Atlanta | Aug. 16, 2018
A team of students from the Colleges of Computing, Engineering, and Sciences is asking for your vote. They’re concerned about privacy – but not at the polls. They’re campaigning to protect personal data from unnecessary disclosure during research and also to protect researchers’ access to meaningful data.
They’re one of four national finalists for the People’s Choice award of $5,000 in a contest by the National Institute of Standards and Technology (NIST) Public Safety Communications Research Division (PSCR) and TopCoder, called “The Unlinkable Data Challenge: Advancing Methods in Differential Privacy.”
The big problem? Dramatic increases in computing power make it possible to combine and utilize data from multiple sources which may contain sensitive information about individuals. Once unrelated datasets are combined, previously “private” facts can be linked to easily identify the person behind them. A 2002 study by Latanya Sweeney of Harvard’s Data Privacy Lab found that the combination of just three “quasi-identifiers” (date of birth, five-digit postal code, and gender) could uniquely identify 87 percent of the U.S. population. Making minor changes to birth dates and other personally identifiable information still does not provide adequate protection against linkage attacks.
Contest organizers say this valid privacy concern is unfortunately limiting the use of data for research. Privacy engineers have been asked to create a new solution.
“Our proposed solution is to generate differentially private synthetic data using Generative Adversarial Networks (GANs)," explains Rachel Cummings (pictured - L), assistant professor in the H. Milton Stewart School of Industrial and Systems Engineering at Georgia Tech, and organizer of the Georgia Tech team. “This synthetic data can then be used for a variety of analysis tasks, including classification, regression, clustering, and answering unknown research questions. If the synthetic data are statistically similar to the original (sensitive) data, then analysis on the synthetic data should be accurate with respect to the original database.”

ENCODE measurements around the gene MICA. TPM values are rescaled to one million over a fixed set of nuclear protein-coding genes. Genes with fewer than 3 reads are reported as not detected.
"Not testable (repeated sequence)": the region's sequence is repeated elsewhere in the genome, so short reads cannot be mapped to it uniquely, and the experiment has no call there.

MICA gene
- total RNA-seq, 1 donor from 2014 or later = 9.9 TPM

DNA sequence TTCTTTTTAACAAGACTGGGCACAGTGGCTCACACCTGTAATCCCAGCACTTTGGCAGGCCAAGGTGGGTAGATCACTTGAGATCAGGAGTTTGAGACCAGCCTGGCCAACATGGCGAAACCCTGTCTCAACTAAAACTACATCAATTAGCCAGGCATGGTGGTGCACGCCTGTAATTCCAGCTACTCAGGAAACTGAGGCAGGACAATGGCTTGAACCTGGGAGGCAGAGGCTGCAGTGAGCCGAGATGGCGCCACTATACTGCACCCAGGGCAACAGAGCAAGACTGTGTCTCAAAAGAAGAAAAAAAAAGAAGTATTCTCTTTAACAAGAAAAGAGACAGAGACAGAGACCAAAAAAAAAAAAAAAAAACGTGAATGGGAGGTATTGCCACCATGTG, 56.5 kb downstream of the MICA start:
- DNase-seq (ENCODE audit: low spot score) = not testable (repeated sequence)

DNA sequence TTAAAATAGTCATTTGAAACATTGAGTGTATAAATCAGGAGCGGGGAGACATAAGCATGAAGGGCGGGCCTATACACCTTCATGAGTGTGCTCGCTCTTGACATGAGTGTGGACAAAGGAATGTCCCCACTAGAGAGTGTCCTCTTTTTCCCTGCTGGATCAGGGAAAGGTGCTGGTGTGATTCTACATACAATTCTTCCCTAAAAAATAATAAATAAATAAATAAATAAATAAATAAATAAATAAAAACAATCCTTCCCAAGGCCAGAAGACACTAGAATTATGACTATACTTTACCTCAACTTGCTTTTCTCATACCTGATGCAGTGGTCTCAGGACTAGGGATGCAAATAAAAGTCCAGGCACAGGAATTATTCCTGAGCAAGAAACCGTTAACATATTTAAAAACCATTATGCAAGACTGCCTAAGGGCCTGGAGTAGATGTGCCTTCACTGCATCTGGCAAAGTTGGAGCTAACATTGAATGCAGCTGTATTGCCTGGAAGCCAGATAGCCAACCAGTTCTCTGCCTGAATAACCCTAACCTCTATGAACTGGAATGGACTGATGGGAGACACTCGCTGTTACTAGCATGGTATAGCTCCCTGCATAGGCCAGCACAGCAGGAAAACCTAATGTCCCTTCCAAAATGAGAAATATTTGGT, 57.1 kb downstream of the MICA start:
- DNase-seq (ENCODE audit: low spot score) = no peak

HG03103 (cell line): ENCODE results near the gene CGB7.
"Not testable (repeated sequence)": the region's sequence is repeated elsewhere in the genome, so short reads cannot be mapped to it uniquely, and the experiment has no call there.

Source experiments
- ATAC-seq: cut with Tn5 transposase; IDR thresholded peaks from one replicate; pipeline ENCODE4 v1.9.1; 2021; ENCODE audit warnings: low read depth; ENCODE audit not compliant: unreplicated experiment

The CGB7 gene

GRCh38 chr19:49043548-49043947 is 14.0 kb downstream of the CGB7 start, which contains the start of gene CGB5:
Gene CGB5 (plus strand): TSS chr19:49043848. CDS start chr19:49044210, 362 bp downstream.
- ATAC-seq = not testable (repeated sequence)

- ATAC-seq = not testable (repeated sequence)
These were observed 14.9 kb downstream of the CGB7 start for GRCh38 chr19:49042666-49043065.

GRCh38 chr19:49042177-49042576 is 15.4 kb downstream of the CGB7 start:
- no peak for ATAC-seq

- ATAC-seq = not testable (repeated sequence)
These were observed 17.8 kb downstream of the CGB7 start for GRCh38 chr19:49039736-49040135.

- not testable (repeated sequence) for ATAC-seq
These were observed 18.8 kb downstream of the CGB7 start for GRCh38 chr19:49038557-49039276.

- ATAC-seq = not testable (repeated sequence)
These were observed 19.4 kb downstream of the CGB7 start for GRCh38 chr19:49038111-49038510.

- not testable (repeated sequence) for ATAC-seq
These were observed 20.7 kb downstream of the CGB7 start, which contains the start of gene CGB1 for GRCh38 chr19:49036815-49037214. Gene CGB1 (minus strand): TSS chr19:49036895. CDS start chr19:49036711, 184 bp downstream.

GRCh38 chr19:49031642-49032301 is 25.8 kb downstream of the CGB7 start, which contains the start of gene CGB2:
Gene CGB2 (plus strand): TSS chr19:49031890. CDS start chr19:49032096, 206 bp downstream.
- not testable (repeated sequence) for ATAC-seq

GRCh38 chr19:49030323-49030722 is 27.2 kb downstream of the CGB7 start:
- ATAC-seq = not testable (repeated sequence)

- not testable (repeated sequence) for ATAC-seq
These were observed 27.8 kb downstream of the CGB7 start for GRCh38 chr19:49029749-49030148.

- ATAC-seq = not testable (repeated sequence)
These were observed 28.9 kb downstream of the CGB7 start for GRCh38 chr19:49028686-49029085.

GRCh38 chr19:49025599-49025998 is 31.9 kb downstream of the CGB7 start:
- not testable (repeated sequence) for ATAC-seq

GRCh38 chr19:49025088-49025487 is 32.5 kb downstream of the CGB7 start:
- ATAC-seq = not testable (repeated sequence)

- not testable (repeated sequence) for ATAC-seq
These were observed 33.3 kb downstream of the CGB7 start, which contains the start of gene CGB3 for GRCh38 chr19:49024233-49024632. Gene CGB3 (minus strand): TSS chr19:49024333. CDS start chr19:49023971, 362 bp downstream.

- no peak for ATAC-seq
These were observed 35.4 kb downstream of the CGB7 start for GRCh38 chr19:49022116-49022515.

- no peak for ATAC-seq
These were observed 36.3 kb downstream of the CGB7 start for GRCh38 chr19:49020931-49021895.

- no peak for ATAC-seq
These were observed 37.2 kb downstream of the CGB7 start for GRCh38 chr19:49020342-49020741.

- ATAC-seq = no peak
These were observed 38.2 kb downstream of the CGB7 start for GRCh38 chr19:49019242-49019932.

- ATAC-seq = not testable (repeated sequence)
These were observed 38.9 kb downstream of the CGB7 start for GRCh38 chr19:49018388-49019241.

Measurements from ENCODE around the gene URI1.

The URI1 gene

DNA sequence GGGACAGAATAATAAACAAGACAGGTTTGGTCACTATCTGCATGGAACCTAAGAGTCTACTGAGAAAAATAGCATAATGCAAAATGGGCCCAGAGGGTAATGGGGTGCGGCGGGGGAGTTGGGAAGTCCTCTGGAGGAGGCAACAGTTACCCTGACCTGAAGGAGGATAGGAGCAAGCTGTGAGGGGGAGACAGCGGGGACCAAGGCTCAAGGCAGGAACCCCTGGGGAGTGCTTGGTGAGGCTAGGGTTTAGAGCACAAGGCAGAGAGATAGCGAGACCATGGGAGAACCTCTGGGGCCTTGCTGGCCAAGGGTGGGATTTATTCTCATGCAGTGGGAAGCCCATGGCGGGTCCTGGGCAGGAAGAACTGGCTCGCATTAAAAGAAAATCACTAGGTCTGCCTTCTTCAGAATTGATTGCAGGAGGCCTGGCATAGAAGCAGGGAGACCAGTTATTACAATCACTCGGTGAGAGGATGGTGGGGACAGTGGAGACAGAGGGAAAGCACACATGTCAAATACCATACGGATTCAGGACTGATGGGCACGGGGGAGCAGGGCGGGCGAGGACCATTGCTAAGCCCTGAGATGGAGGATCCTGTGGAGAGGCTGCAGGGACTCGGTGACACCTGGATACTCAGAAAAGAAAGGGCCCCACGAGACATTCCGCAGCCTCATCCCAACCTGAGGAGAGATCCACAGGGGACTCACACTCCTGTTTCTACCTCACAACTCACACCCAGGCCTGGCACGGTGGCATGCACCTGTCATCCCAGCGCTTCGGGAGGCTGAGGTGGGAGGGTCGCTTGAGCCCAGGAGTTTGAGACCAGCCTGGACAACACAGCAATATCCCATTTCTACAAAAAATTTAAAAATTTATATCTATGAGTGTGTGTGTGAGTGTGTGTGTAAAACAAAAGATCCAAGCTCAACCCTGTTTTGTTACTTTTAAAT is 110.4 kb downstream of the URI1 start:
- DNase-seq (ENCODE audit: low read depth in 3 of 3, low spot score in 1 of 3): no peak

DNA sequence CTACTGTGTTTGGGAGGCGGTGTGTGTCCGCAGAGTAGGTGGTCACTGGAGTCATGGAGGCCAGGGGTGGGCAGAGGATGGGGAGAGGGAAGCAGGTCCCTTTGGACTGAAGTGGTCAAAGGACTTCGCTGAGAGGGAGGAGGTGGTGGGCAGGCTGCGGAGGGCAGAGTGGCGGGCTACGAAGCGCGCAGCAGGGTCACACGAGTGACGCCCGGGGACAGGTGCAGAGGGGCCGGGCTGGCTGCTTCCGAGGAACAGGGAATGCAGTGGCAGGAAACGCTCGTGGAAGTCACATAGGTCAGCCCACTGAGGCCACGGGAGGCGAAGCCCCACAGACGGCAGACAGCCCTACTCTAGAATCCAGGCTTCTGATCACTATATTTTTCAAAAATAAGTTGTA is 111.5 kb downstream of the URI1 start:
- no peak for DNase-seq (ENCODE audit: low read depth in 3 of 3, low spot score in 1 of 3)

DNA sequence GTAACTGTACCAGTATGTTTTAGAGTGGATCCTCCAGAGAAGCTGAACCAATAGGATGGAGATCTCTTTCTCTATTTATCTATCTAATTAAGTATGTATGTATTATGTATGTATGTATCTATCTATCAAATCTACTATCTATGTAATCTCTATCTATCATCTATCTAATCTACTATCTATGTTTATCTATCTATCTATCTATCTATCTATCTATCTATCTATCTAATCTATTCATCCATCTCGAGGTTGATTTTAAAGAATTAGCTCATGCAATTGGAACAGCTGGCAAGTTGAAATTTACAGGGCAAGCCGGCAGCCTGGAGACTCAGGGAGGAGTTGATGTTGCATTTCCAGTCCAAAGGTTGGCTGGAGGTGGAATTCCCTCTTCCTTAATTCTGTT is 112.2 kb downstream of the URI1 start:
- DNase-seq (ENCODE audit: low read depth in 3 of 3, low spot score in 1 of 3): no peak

She says it can be achieved by privately training neural networks inside a GAN to generate new data points (drawn from the same distribution as the original data).
“By generating synthetic data privately, any future analysis on the data also would be private, due to the post-processing guarantees of differential privacy,” she says.
The idea builds from previous work on differentially private GANs to add further optimizations that will enhance performance across a wide variety of data types and analysis tasks.
The team includes: Digvijay Boob (PhD ISyE-ACO), Uthaipon Tantitongpipat (PhD CS-ACO), Kyle Zimmerman (MS Cybersecurity), Dhamma Kimpara (pictured - R, BS Math), and Chris Waites (BS CS). Students are members of Cummings’ weekly privacy reading group, and they worked together over the summer to submit their idea to the NIST contest.
In addition to the $5,000 People's Choice Award, the Georgia Tech team is eligible for a $40,000 Judges' Choice Award and, if successful, would advance to future rounds with the potential to win an additional $140,000 toward their research.